Under our decisions, a public highway crossing is a place where an engineer, operating a locomotive towards it, has "a continuous duty to keep a lookout every time the place is approached."  The evidence here was, therefore, sufficient to support a finding that the engineer could, by the exercise of ordinary care, have seen the automobile approaching so near the tracks as to be about to go into a position of imminent peril of being struck by the train, in time to have sounded a warning whistle before it had actually reached such a position. The evidence was also sufficient to show that deceased was actually oblivious to the approach of the train, which is an essential element of a humanitarian negligence case of failure to warn (Pentecost v. Terminal Railroad Co., 334 Mo. 572, 66 1167 S.W.2d 533), because Miss Porter testified that they did not expect, see, or hear it, because it was shown that the trees hid part of the track when they looked last, and because it was hardly reasonable to believe that the car would have been driven onto the track, under the circumstances, if she had not been oblivious. But these things were not enough to make a case of liability against defendant, in a case like this based upon the duty to warn for the purpose of preventing a person from going on immediately into a position of peril, unless it further appeared that deceased's obliviousness was sufficiently apparent that such obliviousness could have been known to the engineer if he had exercised ordinary care in keeping a lookout.
Explaining this proposition, in the Restatement of the Law of Torts, section 480, it is said: "It is not enough that the defendant should see the plaintiff in a position which would be dangerous were the plaintiff not aware of what is going on. The defendant must also realize or have reason to realize that the plaintiff is inattentive and, therefore, is in peril. The defendant is entitled to assume that the plaintiff is paying or will pay reasonable attention to his surroundings; until he has reason to suspect the contrary, he has no reason to believe that the plaintiff is in any danger. Therefore, the defendant is liable only if he realizes or has reason to realize that the plaintiff is inattentive and consequently in peril. Thus, if an engineer of a train approaching a level highway crossing sees a traveler approaching the track on foot or in a vehicle, he is not required to take any steps either to warn the traveler by an additional blast of his whistle or to bring the train under special control, since he is entitled to assume that the traveler has discovered or will discover the oncoming train and will stop before reaching the crossing. However, it is not necessary that the circumstances be such as to convince the defendant that the plaintiff is inattentive and, therefore, in danger. It is enough that the circumstances are such as to indicate a reasonable chance that this is the case. Even such a chance that the plaintiff will not discover his peril is enough to require the defendant to make a reasonable effort to avoid injuring him. Therefore, if there is anything in the demeanor or conduct of the plaintiff which to a reasonable man in the defendant's position would indicate that the plaintiff is inattentive and, therefore, will or may not discover the approach of the train, the engineer must take such steps as a reasonable man would think necessary under the circumstances. If a train is at some little distance, the blowing of a whistle would ordinarily be enough, until it is apparent that the whistle is either unheard or disregarded."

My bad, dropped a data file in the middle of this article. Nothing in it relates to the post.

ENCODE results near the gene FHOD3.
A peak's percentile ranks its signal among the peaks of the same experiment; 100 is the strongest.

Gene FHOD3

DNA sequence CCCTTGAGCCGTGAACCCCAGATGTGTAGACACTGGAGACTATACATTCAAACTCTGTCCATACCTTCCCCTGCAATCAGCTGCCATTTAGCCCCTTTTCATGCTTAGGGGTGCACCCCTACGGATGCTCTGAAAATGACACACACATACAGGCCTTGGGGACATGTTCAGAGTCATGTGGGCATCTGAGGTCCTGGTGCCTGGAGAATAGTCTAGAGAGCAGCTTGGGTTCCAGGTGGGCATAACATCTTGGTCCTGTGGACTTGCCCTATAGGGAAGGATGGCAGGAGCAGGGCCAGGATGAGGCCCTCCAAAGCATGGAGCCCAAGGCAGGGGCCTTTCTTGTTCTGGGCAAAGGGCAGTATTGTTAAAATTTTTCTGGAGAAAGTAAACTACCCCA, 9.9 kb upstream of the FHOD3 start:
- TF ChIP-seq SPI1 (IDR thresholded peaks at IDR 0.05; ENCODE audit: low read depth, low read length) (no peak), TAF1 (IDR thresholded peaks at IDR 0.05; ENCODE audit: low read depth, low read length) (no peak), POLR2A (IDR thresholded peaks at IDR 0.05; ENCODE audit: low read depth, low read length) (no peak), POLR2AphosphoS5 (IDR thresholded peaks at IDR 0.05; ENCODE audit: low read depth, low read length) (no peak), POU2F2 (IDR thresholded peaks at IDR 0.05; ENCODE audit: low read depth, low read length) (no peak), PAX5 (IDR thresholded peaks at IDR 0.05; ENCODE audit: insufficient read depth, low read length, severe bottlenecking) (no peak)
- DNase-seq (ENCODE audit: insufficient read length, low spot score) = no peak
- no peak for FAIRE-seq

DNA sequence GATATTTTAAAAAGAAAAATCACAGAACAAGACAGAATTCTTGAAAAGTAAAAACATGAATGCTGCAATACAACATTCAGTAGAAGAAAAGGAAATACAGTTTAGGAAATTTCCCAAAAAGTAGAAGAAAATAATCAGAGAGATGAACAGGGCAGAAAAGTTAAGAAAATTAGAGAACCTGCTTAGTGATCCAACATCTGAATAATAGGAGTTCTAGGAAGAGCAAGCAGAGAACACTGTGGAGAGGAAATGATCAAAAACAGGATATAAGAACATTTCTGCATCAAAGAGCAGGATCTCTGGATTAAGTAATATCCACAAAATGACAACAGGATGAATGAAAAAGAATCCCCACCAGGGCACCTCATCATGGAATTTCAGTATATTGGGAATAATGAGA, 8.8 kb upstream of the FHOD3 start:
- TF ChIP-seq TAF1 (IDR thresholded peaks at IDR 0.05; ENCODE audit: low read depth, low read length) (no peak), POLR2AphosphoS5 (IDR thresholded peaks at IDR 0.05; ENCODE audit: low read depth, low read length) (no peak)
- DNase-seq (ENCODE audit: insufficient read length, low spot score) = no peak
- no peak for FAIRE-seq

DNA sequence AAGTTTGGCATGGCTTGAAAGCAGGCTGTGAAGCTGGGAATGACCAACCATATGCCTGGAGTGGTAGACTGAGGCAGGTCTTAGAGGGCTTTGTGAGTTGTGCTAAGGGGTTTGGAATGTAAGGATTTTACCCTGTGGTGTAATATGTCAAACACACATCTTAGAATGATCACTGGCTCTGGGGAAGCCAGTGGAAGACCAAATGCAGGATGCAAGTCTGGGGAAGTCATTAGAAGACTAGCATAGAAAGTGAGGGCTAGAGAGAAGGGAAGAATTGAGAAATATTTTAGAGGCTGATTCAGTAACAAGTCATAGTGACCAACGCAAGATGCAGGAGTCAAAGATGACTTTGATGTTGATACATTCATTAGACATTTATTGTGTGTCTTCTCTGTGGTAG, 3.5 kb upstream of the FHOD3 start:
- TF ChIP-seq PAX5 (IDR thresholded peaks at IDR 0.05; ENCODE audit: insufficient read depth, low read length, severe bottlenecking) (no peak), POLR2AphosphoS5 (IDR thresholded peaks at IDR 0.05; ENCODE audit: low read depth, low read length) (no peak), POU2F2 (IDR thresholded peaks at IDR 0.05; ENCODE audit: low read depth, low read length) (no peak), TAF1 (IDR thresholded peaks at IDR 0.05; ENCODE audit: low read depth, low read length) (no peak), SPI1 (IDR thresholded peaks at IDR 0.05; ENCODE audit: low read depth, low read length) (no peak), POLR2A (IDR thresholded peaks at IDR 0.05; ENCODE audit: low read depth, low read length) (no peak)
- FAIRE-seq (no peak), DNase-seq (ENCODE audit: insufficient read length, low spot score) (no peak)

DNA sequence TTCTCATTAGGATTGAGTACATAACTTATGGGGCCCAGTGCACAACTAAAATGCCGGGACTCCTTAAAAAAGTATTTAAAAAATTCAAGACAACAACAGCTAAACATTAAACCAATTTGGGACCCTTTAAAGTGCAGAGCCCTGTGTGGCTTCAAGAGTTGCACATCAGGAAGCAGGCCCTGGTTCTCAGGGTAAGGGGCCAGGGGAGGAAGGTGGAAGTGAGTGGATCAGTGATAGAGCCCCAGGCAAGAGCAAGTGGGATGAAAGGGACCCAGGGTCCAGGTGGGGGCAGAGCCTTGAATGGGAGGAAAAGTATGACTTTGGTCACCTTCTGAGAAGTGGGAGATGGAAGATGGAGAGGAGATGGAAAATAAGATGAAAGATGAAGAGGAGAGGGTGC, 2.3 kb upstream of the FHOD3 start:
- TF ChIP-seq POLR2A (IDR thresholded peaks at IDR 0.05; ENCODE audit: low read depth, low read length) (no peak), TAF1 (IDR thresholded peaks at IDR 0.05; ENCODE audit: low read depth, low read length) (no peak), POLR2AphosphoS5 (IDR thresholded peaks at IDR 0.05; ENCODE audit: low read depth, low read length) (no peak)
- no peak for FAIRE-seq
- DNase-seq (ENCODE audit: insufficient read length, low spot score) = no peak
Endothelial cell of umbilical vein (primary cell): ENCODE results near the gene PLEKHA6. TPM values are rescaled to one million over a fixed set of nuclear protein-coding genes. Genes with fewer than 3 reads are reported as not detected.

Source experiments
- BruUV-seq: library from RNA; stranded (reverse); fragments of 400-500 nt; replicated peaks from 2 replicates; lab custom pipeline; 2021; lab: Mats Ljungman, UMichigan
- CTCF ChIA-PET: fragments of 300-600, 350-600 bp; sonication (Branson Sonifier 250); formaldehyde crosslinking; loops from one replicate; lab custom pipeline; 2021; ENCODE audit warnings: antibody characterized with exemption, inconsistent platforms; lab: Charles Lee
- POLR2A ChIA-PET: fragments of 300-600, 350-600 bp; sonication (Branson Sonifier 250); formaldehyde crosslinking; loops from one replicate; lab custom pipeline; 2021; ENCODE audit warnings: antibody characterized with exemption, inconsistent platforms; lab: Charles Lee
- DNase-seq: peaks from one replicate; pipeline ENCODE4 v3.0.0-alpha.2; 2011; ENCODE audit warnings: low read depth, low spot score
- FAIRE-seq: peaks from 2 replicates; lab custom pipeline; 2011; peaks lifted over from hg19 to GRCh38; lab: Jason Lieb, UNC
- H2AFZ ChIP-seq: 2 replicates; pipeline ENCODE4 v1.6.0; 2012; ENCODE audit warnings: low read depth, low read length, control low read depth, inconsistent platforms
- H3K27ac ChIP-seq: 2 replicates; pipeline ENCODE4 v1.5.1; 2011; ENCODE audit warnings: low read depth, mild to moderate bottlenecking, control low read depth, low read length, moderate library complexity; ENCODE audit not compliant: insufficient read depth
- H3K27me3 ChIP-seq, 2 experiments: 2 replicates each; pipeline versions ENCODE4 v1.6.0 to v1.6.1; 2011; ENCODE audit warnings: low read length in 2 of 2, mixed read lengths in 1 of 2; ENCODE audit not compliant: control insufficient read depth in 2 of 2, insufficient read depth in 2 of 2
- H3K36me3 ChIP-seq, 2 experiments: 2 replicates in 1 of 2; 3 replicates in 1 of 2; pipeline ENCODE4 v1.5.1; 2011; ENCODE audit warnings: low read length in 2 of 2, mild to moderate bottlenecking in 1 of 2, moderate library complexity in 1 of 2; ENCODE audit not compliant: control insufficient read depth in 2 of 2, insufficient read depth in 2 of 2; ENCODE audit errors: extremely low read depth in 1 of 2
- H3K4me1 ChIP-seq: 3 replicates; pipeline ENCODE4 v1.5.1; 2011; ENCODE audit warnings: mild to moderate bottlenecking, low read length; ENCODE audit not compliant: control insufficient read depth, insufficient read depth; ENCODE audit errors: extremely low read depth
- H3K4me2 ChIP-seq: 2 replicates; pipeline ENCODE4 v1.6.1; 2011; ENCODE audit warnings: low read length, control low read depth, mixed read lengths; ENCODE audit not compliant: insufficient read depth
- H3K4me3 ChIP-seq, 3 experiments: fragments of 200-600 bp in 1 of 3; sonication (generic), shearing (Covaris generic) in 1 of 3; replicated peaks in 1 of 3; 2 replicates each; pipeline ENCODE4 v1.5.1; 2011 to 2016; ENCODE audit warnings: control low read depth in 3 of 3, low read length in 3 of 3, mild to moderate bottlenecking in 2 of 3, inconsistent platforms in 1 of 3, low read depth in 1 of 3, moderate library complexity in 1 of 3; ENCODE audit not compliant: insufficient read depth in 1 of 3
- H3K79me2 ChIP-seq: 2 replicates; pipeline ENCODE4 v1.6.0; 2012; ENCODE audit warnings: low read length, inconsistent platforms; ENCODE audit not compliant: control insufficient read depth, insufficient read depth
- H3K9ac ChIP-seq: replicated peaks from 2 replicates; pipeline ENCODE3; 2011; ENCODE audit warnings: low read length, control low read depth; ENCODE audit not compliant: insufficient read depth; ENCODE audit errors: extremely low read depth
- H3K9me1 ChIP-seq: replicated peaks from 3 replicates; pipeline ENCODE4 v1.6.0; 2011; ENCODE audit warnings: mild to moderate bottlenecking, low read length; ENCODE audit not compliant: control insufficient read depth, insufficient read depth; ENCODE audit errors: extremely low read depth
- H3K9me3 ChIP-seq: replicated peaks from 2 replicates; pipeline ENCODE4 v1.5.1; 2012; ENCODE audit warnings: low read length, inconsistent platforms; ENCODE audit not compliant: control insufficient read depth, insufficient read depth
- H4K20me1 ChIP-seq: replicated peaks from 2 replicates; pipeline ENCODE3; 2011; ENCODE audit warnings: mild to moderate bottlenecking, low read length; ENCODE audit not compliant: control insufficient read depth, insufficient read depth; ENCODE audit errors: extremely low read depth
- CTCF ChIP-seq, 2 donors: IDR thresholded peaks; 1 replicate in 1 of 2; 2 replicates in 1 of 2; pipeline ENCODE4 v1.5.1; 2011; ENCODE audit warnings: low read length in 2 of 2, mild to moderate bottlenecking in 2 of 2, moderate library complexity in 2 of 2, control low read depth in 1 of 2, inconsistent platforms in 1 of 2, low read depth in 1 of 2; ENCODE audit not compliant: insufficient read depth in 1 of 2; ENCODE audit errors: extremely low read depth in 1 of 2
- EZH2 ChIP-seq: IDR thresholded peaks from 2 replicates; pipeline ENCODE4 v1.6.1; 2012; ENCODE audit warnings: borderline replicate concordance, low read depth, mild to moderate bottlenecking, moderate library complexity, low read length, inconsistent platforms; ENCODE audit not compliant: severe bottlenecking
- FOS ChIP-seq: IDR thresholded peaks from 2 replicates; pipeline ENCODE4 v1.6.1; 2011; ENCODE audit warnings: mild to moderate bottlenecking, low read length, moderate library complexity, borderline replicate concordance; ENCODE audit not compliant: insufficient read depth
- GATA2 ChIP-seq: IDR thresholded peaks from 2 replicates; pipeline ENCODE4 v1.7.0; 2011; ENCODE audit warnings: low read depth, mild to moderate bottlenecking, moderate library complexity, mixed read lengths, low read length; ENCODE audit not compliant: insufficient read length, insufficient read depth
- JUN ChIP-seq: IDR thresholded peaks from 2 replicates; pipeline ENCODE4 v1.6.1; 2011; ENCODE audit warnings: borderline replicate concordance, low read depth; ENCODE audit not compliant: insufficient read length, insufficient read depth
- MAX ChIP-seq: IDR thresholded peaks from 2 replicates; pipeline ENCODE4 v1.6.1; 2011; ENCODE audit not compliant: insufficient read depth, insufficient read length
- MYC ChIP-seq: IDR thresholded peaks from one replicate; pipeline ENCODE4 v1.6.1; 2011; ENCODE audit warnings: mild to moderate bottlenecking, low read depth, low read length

In short, in such a situation, a defendant "to be free from negligence . . . must act on reasonable appearances and at a time when action would be effective." [Allen v. Kessler (Mo.), 64 S.W.2d 630; see, also, Martin v. Fehse, 331 Mo. 861, 55 S.W.2d 440; Hart v. Weber (Mo.), 53 S.W.2d 914; Alexander v. St. L.-S.F. Railroad Co., 327 Mo. 1012, 38 S.W.2d 1023; Herrell v. St. L.-S.F. Railroad Co., 322 Mo. 551, 18 S.W.2d 481.]